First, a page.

HUD's authority to enter into workout agreements or modifications of mortgage terms is contained in Section 239 of the National Housing Act, 12 U.S.C. § 1715z-4. HUD's implementing regulations provide inter alia that modifications of the terms of HUD-insured mortgages must be in writing and must be approved by the Commissioner. See 24 C.F.R. § 207.256b. Plaintiffs do not contend that the modification agreement was reduced to writing, or that it was entered into with the approval of the Commissioner. They argue, instead, that the regulation is not applicable where HUD has become the holder of a mortgage through assignment. That argument is contrary to the plain language of the regulation and is without merit. Cf. Lehner v. United States, 1 Cl. Ct. 408, 415-16 (Cl.Ct. 1983); Kent Farm Co. v. Hills, 417 F. Supp. 297, 303 (D.D.C. 1976). Courts will not enforce an agreement that was beyond HUD's authority to make. See Lehner, supra, 1 Cl. Ct. at 415-16 (citing Federal Crop. Ins. Corp. v. Merrill, 332 U.S. 380, 92 L. Ed. 10, 68 S. Ct. 1 (1947)).

 Nor would the alleged de facto agreement be enforceable under Virginia law, *fn4" because Virginia's Statute of Frauds requires that contracts for the transfer a land be in writing to be enforceable. Va. Code § 11-2(6), § 11-1. Plaintiffs' attempt to trump the Statute of Frauds with an estoppel argument has no merit. Estoppel does not run against the government absent a showing of egregious injustice, International Organization of Masters v. Brown, 225 U.S. App. D.C. 370, 698 F.2d 536, 551 (D.C. Cir. 1983), and, as to Ocwen, nowhere in the complaint does plaintiff allege acts of misrepresentation or misconduct.

 Plaintiffs' claim for specific performance of the alleged de facto mortgage modification agreement must accordingly be dismissed, either for failure to state a claim upon which relief may be granted, or for want of standing because plaintiffs' injury is not redressable by the remedy plaintiff seeks.

 2. Set aside auction sale

 Plaintiffs lack standing to assert their demand that the auction sale be set aside. They did not participate as bidders, and a plaintiff "cannot rest his claim to relief on the legal rights or interests of third parties." Warth v. Seldin, 422 U.S. 490, 45 L. Ed. 2d 343, 95 S. Ct. 2197 (1975). The entity that did make a bid for plaintiffs' notes, DLJ, planned to hold the notes as plaintiffs' creditor and to restructure the notes so that plaintiffs' properties could be operated. Complaint at P 24. The record contains no indication that DLJ was to be subject to plaintiffs' control. Plaintiffs' agency theory of standing thus fails as a matter of law. See Johnson v. Bechtel Associates Professional Corp., 230 U.S. App. D.C. 297, 717 F.2d 574, 579 (D.C. Cir. 1983), reversed on other grounds sub nom. Washington Metropolitan Transit Authority v. Johnson, 467 U.S. 925, 81 L. Ed. 2d 768, 104 S. Ct. 2827 (1984); Lott v. Burning Tree Club, 516 F. Supp. 913, 917 (D.D.C. 1980). *fn5"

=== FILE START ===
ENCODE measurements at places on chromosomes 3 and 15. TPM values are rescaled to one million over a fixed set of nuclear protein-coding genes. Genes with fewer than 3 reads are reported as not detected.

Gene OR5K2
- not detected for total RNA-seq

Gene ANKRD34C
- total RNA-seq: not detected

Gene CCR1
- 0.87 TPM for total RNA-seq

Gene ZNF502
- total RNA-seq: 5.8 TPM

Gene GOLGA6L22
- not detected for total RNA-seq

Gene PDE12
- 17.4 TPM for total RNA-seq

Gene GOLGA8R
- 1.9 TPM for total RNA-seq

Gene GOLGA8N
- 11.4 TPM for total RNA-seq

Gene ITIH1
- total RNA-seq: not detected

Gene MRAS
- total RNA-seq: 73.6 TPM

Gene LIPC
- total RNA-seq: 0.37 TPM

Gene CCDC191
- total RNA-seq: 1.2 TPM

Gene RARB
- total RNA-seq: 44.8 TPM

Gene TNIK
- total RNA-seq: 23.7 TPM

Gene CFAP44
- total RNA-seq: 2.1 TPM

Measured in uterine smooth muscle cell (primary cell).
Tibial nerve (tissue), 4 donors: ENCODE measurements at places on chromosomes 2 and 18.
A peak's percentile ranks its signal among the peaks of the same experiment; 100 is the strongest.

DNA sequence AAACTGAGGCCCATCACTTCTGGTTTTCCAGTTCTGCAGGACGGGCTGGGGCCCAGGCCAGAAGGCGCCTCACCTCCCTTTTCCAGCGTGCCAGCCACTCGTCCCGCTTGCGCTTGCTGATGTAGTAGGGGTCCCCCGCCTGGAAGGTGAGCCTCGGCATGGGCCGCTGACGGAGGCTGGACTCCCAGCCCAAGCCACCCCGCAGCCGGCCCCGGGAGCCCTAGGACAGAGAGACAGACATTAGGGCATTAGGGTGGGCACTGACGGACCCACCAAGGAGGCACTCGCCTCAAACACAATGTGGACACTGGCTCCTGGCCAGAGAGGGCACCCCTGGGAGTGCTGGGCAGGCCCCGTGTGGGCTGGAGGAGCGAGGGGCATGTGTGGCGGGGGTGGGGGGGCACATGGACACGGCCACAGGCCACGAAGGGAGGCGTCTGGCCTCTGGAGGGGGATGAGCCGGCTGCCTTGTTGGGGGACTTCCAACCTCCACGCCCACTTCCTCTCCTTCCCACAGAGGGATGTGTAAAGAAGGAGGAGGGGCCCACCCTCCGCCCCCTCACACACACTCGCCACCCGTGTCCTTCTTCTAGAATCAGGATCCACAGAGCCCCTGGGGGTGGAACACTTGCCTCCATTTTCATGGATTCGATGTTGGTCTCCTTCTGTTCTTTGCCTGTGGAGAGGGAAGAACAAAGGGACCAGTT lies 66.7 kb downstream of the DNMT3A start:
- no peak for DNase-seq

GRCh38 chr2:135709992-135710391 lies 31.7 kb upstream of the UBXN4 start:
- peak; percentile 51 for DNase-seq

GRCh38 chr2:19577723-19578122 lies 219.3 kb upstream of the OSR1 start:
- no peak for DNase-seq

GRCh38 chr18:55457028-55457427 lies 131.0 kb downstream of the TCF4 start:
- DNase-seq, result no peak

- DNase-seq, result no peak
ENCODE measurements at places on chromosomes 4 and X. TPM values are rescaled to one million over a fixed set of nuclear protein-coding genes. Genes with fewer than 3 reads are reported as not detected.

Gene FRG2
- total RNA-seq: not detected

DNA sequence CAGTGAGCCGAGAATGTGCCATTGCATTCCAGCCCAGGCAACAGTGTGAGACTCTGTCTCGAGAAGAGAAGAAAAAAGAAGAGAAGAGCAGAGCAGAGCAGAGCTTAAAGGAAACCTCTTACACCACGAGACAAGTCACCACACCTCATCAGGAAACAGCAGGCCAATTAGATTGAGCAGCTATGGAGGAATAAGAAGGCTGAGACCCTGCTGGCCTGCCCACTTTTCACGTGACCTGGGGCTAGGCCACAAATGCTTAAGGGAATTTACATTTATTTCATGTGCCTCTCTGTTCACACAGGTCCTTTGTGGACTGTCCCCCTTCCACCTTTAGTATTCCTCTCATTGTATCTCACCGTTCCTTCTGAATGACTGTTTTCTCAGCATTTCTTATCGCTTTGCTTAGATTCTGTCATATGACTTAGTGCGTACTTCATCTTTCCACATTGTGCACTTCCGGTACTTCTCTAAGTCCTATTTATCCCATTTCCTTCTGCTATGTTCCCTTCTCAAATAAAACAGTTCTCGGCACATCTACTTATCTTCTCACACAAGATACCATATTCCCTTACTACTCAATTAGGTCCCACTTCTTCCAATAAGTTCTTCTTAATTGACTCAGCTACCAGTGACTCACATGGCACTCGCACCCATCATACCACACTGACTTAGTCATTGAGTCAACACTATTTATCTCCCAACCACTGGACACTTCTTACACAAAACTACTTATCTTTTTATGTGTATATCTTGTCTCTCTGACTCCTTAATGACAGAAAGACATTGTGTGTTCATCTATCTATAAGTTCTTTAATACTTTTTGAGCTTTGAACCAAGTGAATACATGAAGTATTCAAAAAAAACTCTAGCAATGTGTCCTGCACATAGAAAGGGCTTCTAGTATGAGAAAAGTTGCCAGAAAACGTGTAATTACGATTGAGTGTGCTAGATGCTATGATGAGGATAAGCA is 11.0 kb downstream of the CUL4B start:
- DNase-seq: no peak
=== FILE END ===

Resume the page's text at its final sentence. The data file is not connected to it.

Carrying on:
Even if plaintiffs could establish an agency relationship with DLJ, their asserted injuries are not within the "zone of interests" protected by the statute or regulation in question -- in this case, the National Housing Act and HUD's operating regulations. See Mountain States Legal Foundation v. Glickman, 320 U.S. App. D.C. 87, 92 F.3d 1228, 1235 (D.C. Cir. 1996).

 Plaintiffs' submission that they are "owners-bidders" who "make safe and sanitary housing available to low and moderate income families" and that HUD's 1994 regulations expanded the purposes of the operating statute and regulations to create a "partnership" of sorts with private investors is too broad.

 The specific regulation on which plaintiffs rely for their claim of standing -- bidder restrictions -- does not protect their interests. As the Fifth Circuit recognized in Moses v. Banco Mortgage Co., 778 F.2d 267 (1985), the regulation restricting bidders was intended to allow HUD to control bidding. It extends no benefit to plaintiffs. Nor did HUD's 1994 regulations expand the purposes of the National Housing Act in order to bring investors-bidders within the zone of interests protected by the Act. *fn6" The 1994 regulations, issued in response to the losses the government was suffering in managing defaulting HUD mortgages, expressly authorized the Secretary to sell mortgage loans to preserve low-income housing in the "least costly fashion" and to "protect the financial interests of the Federal Government." 12 U.S.C. § 1701z-11(a).

 3. Accounting

 Plaintiffs seek an accounting to determine the allocation of payments made on their notes over the last ten years to "principal, interest, escrow, and reserve," claiming that, because HUD contests the existence of the de facto modification agreement, they cannot determine how the payments were applied. The necessary prerequisite to the right to maintain an equitable accounting is the absence of an adequate remedy at law. See Dairy Queen, Inc. v. Wood, 369 U.S. 469, 478, 8 L. Ed. 2d 44, 82 S. Ct. 894 (1962). Defendants argue persuasively that plaintiffs have an adequate remedy under the bankruptcy rules. See Fed.R.Bankr.P. 2004. Moreover, even if the bankruptcy rules did not afford an adequate remedy, this court would decline to exercise its jurisdiction. See Burford v. Sun Oil Co., 319 U.S. 315, 333, 87 L. Ed. 1424, 63 S. Ct. 1098 (1943). An accounting under district court auspices would be a waste of resources when relief of a similar even if not exactly equal nature is available through alternative means.

 An appropriate order accompanies this memorandum.


 United States District Judge

 Dated: July 11, 1997


 Upon consideration of the motions to dismiss submitted by defendants Henry Cisneros and Ocwen Federal Rank, the opposition thereto, and the entire record, for the reasons stated in an accompanying memorandum, it is this 11th day of July, 1997,

 ORDERED that defendant Cisneros' motion to dismiss [ # 23] is granted. It is

 FURTHER ORDERED that defendant Ocwen Federal Bank's motion to dismiss [ # 34] is granted. And it is

 FURTHER ORDERED that plaintiffs' complaint is dismissed as to both defendants.


 United States District Judge